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post #1 of 12 Old 06-17-2008 Thread Starter
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when to deploy the drop down keel?

There has been a debate onboard regarding when to use the drop down keel on our 32 ft shoal draft cruiser.

Position A is always. For lack of the correct descriptive physics it seems to me that the counter forces of the sail and keel enable the sail plan.

Position B is that the keel may provide too much drag/resistant foce in light air thereby slowing the boats progress, and to only use it during heavy wind and or large wave action.
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post #2 of 12 Old 06-17-2008
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On my previous swing keel boat, I generally deployed the keel to aid in windward progress.

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post #3 of 12 Old 06-17-2008
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I have a little swing keel boat. On a beam it will limit leeway but cost me speed. Going windward even a little bit it helps, especially for tacking. Running downwind it does nothing but slow the boat and makes gybing harder.

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post #4 of 12 Old 06-19-2008
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is it a lifting keel or a swing keel??? Not the same thing imho. A swing keel is essentially a glorified, weighted centerboard. A lifting keel is not.
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Originally Posted by ambianceack View Post
There has been a debate onboard regarding when to use the drop down keel on our 32 ft shoal draft cruiser.

Position A is always. For lack of the correct descriptive physics it seems to me that the counter forces of the sail and keel enable the sail plan.

Position B is that the keel may provide too much drag/resistant foce in light air thereby slowing the boats progress, and to only use it during heavy wind and or large wave action.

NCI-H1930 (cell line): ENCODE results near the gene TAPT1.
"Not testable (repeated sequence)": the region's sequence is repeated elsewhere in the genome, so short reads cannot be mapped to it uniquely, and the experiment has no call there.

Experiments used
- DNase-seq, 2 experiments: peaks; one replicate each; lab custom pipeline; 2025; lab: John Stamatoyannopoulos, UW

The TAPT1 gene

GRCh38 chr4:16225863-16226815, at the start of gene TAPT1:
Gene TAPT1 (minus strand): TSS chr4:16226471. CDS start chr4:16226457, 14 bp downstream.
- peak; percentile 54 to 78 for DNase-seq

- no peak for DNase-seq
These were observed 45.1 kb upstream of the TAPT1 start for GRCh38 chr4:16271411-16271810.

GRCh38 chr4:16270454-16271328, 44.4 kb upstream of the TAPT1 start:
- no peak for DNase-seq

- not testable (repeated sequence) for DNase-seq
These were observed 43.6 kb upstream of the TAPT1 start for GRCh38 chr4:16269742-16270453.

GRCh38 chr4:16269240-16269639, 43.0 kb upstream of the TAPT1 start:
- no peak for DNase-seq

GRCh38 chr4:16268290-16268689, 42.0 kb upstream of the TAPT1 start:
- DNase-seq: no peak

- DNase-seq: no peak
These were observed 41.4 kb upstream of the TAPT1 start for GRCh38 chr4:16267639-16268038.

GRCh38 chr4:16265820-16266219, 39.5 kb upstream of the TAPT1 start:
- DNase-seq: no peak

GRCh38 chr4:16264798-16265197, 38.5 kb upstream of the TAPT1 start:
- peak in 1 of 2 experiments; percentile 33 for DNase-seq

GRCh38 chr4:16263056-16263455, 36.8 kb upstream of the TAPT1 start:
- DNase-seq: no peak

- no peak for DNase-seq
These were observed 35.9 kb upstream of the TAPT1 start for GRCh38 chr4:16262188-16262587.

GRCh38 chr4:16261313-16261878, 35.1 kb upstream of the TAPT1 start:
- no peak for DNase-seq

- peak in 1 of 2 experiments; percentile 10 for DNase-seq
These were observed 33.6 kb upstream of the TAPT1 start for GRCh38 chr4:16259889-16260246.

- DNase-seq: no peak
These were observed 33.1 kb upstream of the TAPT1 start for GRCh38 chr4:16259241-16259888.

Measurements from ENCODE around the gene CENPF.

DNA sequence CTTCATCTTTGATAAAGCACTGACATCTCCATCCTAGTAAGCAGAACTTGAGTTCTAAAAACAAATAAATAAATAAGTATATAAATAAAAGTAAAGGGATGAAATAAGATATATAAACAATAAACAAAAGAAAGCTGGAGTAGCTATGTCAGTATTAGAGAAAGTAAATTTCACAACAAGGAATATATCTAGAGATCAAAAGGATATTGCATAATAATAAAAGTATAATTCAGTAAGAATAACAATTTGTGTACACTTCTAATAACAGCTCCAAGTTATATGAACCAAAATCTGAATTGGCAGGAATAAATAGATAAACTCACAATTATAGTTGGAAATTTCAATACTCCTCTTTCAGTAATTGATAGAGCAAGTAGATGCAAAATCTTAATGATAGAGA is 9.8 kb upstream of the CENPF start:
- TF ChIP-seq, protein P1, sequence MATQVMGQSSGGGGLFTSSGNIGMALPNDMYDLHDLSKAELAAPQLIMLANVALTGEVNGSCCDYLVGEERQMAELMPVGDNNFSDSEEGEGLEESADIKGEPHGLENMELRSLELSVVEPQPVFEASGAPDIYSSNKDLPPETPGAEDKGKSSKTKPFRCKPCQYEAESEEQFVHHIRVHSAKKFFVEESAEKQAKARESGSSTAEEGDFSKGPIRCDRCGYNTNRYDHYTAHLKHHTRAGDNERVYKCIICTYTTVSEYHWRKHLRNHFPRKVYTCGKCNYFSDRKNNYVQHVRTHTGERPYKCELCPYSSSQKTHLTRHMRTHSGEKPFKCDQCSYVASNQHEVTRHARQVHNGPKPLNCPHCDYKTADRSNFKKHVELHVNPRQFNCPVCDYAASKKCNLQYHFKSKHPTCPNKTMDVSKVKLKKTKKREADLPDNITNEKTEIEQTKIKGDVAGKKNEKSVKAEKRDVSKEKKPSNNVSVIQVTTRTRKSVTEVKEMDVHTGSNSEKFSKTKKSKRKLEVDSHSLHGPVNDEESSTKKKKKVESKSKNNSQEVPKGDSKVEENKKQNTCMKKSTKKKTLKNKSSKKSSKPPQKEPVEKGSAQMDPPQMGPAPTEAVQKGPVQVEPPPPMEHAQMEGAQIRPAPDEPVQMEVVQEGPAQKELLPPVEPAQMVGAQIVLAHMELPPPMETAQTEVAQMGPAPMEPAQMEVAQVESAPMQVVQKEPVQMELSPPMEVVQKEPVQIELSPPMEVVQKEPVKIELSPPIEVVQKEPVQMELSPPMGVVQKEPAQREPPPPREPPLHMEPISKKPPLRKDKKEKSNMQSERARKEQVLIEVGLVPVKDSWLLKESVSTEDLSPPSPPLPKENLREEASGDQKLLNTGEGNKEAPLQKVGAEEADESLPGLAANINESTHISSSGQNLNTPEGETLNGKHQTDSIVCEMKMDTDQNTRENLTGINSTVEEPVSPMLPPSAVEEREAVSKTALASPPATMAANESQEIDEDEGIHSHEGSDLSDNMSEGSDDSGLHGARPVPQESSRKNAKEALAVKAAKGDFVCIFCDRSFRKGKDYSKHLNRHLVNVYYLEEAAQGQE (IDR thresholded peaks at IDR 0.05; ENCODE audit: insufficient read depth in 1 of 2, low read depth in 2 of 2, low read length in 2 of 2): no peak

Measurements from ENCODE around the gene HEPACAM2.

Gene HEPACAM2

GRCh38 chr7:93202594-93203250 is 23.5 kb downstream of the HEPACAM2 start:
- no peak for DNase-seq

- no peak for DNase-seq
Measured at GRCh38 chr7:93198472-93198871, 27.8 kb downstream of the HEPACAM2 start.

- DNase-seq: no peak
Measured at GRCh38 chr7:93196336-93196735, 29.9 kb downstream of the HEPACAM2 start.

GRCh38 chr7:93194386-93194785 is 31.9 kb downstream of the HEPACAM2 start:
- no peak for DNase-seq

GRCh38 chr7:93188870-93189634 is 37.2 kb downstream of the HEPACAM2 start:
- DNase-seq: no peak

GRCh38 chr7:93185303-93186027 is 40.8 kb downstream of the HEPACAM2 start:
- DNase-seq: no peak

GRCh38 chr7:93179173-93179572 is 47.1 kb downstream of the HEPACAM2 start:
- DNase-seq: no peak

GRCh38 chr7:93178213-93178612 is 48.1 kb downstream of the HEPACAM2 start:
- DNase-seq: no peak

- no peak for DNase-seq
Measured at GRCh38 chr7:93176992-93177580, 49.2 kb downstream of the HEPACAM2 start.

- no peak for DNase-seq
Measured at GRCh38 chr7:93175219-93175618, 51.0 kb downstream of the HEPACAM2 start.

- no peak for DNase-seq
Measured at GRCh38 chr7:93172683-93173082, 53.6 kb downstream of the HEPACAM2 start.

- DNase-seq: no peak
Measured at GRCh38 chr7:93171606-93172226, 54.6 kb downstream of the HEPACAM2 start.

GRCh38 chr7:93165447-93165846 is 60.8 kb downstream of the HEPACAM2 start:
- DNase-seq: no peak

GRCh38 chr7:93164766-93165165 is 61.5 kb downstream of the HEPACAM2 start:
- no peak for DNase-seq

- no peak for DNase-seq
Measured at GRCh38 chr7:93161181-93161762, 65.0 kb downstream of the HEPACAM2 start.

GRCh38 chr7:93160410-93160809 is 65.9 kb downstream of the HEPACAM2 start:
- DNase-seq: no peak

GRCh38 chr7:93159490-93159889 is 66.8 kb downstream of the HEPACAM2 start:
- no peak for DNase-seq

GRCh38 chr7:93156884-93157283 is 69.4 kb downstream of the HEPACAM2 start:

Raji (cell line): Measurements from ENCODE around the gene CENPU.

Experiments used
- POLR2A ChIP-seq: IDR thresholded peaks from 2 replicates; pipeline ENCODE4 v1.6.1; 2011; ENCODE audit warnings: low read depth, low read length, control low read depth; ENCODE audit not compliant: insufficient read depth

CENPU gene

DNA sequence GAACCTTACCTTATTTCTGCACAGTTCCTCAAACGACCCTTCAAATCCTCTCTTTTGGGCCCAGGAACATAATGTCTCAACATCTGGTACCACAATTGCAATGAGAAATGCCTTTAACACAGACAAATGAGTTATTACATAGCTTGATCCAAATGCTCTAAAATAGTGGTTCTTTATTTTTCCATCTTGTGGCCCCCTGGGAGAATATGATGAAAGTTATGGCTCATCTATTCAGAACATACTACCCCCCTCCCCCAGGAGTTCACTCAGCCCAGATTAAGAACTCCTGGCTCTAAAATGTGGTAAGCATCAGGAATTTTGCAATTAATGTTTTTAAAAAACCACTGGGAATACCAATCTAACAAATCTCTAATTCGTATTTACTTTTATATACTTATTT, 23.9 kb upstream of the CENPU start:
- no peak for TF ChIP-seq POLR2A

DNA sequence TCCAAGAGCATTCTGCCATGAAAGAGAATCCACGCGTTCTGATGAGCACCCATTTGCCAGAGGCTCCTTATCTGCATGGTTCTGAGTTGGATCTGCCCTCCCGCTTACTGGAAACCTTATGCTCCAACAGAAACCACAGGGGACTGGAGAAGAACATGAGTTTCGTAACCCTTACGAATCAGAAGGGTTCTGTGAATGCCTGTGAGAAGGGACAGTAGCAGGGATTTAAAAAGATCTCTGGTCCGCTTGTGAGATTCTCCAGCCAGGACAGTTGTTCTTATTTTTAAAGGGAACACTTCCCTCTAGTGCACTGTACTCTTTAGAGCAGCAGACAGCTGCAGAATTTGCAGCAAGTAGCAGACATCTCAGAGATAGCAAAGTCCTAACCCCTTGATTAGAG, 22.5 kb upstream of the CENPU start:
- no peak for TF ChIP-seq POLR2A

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post #5 of 12 Old 06-19-2008
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Use of a 'drop down keel', whether it be centerboard, swing keel, or a true drop down depends on the boat, it's underwater shape etc..
For example, usually I'd say light air needs nothing down, even making to windward - and especially if you have a hard chine to bite the water and halt leeward drift.
Normally downwind you need no centerboard/keel action as it's (the keel/centerboard) meant to prevent leeward drift by providing upwind lift to the boat. Therefore downwind you raise as much as you can to prevent drag/minimalize submerged surface area.
Upwind use depends on wind speed, boat and a host of other variables, for instance I have to centerboards that are assymetrically shaped, I drop the windward one by stages depending on wind strength and only as much as needed to make my desired degrees off the wind with minimal helm and rudder drag.
OTH, when I'm single handing I often deploy both boards half down and leave them there as it's a good lazy man's solution.

Afraid we'd need to know more to answer more specifically.
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post #6 of 12 Old 06-19-2008